The impact of stagnant economy and poor growth of white collar jobs is being felt in increasing militancy in the state. By 2015 Meghalaya already had 43,000 government employees, and the option of further expansion is no longer available. The local youth must employ themselves elsewhere, as government jobs are saturated, for which they must be mentally prepared to become entrepreneurs. Unfortunately most youth want to get government jobs, which has high social status as it ensures safety and often opportunities for bribes. Since a large percentage of the educated are jobless, militancy becomes an attractive career option. According to the Police, "The insurgents appear to be anti-socials out to make fast money. If they had a committed agenda, they would have at least had a course of action. They operate and strike on the order of other northeastern militant groups."

What began as a rag-tag group of young boys threatening to step into militancy had grown to be a full-blown menace. Periodically, armed militants raid business establishments, threatening its owners who are mostly Marwaris and walking off with the loot. Even the non-local businessmen are not as innocent as they seem. In the early phases, insurgents had the patronage of businessmen. Many of them earlier used these insurgents to secure government and private contracts. Now as the businessmen are being asked to pay the insurgents regularly, it has begun to hurt.

Although one should never support violence, it must be admitted that the anxiety of losing out control to non-locals is a genuine one, and should not be treated lightly. The absence of development has contributed to increased xenophobia. It should not be dismissed merely as an election issue, as locals have a legitimate fear of outsiders with the example of Tripura hovering in their minds all the time. Mining, construction activity and business attracts a large number of immigrants, who stay there for long periods. A development strategy in which the locals lose out both in numbers and positions of economic power is clearly ruled out.

Ministry of Home Affairs has deployed Central Armed Police Forces for counter-insurgency operations and the level of deployment in Meghalaya has increased over the years. For example, the level of deployment was 22 Companies in 2012, which has gone up to 28 Companies in 2015. It is also a fact that the Ministry of Home Affairs has to factor-in considerations of a large number of states for deployment of Central Armed Police Forces since there is a large demand for such deployment from different states facing internal security problems. However, in spite of this, the deployment in Meghalaya has increased over the years. In addition, the Ministry of Home Affairs has also funded raising 04 India Reserve Battalions by Meghalaya. A proposal to further raise 02 more Battalions in Meghalaya was also under examination. But, the State Government had to effectively utilize the Central Armed Police Forces in counter-insurgency operations since they work under the directions of the local police, who have to provide the requisite leadership.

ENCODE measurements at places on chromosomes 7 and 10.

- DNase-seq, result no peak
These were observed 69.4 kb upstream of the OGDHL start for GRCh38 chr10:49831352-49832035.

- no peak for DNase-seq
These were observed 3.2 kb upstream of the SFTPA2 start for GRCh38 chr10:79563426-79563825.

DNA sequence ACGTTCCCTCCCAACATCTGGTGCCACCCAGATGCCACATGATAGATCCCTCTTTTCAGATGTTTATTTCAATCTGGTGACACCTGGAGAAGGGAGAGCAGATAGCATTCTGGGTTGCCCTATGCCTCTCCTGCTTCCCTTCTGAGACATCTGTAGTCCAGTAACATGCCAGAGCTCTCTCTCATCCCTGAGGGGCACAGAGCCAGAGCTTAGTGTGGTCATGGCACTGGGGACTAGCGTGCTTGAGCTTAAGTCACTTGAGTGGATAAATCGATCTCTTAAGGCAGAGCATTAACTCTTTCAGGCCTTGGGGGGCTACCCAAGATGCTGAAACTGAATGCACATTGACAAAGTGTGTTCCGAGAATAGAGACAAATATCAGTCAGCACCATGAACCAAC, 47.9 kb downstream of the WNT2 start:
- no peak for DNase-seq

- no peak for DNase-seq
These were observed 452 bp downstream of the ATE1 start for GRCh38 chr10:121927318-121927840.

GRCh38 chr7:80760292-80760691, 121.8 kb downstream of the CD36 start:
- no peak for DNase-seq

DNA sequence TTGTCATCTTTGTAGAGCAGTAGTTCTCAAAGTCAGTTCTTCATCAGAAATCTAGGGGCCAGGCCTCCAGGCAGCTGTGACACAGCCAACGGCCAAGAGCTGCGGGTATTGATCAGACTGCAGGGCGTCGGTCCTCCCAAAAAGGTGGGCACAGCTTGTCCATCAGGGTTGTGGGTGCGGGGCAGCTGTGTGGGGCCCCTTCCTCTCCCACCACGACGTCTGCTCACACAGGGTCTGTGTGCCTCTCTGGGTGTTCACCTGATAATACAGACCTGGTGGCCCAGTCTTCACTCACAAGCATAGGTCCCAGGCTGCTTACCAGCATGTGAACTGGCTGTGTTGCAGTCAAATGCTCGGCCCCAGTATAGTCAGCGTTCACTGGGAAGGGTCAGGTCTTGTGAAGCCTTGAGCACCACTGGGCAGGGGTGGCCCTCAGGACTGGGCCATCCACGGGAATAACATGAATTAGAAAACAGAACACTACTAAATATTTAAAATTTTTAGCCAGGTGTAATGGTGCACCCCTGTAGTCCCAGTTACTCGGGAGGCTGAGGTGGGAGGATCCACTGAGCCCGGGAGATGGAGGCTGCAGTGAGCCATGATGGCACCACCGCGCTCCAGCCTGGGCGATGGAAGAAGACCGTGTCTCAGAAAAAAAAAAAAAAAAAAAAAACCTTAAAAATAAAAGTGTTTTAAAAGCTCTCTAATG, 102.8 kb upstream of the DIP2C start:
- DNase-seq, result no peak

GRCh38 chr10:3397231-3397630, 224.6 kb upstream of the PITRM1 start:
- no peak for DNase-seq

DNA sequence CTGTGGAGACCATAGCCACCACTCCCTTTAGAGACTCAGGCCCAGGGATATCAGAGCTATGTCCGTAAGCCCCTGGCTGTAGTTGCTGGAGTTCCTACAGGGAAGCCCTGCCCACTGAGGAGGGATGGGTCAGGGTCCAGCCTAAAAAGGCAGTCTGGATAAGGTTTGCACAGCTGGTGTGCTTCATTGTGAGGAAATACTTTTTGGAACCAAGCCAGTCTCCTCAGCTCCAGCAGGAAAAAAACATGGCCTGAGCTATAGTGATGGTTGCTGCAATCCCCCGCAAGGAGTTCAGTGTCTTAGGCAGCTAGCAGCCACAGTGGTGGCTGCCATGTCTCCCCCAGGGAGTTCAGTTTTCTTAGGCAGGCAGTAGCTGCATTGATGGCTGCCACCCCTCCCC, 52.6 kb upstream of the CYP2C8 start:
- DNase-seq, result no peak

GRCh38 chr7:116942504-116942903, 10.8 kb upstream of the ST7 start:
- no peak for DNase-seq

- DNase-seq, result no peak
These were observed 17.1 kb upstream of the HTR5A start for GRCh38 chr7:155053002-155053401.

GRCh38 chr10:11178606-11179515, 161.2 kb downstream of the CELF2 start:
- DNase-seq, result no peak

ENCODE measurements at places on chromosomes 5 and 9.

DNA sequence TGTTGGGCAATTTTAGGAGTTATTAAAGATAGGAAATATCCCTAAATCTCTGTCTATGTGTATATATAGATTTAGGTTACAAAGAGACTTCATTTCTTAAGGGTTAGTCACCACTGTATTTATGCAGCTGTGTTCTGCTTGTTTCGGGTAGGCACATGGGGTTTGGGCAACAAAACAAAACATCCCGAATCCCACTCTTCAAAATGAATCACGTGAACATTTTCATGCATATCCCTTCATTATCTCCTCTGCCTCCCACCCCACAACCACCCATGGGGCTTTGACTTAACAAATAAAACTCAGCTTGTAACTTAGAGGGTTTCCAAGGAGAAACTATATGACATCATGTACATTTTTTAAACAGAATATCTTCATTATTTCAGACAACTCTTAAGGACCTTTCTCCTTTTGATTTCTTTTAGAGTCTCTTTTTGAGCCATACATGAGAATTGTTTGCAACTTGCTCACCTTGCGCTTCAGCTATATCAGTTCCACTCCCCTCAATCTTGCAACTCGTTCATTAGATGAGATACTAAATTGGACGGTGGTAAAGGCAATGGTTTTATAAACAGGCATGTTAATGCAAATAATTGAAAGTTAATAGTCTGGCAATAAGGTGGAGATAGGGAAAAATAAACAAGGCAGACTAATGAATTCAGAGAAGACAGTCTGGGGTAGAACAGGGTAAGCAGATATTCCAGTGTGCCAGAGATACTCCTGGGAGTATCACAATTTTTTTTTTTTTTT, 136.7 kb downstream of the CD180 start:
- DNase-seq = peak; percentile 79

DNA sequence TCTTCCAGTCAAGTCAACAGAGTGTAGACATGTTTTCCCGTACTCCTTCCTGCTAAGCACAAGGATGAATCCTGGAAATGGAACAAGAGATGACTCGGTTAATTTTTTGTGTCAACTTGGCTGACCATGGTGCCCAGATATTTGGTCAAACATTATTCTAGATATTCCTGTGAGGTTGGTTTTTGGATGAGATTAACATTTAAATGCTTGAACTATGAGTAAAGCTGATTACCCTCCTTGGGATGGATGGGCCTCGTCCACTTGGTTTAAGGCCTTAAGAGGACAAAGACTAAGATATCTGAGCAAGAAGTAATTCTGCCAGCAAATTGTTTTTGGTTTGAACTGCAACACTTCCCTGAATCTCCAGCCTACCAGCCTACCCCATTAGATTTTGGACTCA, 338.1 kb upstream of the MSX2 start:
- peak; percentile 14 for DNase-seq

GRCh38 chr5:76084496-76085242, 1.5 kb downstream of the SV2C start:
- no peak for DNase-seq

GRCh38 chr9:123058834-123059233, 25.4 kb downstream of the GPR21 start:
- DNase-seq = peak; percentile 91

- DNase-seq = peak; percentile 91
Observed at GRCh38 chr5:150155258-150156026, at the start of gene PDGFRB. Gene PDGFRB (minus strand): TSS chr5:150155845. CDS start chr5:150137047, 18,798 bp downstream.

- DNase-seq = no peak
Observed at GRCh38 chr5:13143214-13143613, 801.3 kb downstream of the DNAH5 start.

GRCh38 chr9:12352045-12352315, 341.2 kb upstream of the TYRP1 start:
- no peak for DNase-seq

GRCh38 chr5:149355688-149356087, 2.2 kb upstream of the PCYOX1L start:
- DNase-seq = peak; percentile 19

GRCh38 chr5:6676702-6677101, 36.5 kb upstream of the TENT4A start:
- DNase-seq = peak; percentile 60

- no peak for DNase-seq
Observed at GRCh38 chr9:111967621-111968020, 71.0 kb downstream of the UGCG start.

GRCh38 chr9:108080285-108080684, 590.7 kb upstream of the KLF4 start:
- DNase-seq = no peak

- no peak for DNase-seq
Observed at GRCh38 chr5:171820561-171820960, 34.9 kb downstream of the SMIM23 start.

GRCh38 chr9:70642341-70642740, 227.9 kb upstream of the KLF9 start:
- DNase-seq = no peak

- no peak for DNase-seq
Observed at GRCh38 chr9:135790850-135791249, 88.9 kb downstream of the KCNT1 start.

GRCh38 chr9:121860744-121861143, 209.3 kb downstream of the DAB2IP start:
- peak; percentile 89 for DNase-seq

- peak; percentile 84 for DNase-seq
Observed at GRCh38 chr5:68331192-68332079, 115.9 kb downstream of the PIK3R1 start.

In order to supplement the efforts of the State Government of Meghalaya for maintaining peace and Law & Order in the State, by 2016 a total of 79 Coys of CAPFs had been deployed by the Ministry of Home Affairs, out of which, 54 Coys are performing Border Guarding duties and remaining 25 Coys were deployed in the State for Internal Security duties. Besides, 6 teams of CoBRA were also deployed in Meghalaya to check insurgent activities. As and when the State Government of Meghalaya seeks assistance of Central Armed Forces for maintaining peace and law & order, the same is provided keeping in mind requirement of the Security Forces in other parts of the country.

By 2015 there had been marked increase in low-visibility yet high-impact violent crimes like kidnapping for ransom and extortions in Assam and Meghalaya. It has severely undermined common man’s access to justice. In some States, ratio of prosecution of criminals in cases of serious crimes is disturbingly low, as low as 5 per cent as against All India figure of over 85 per cent.

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Page last modified: 21-02-2018 18:00:31 ZULU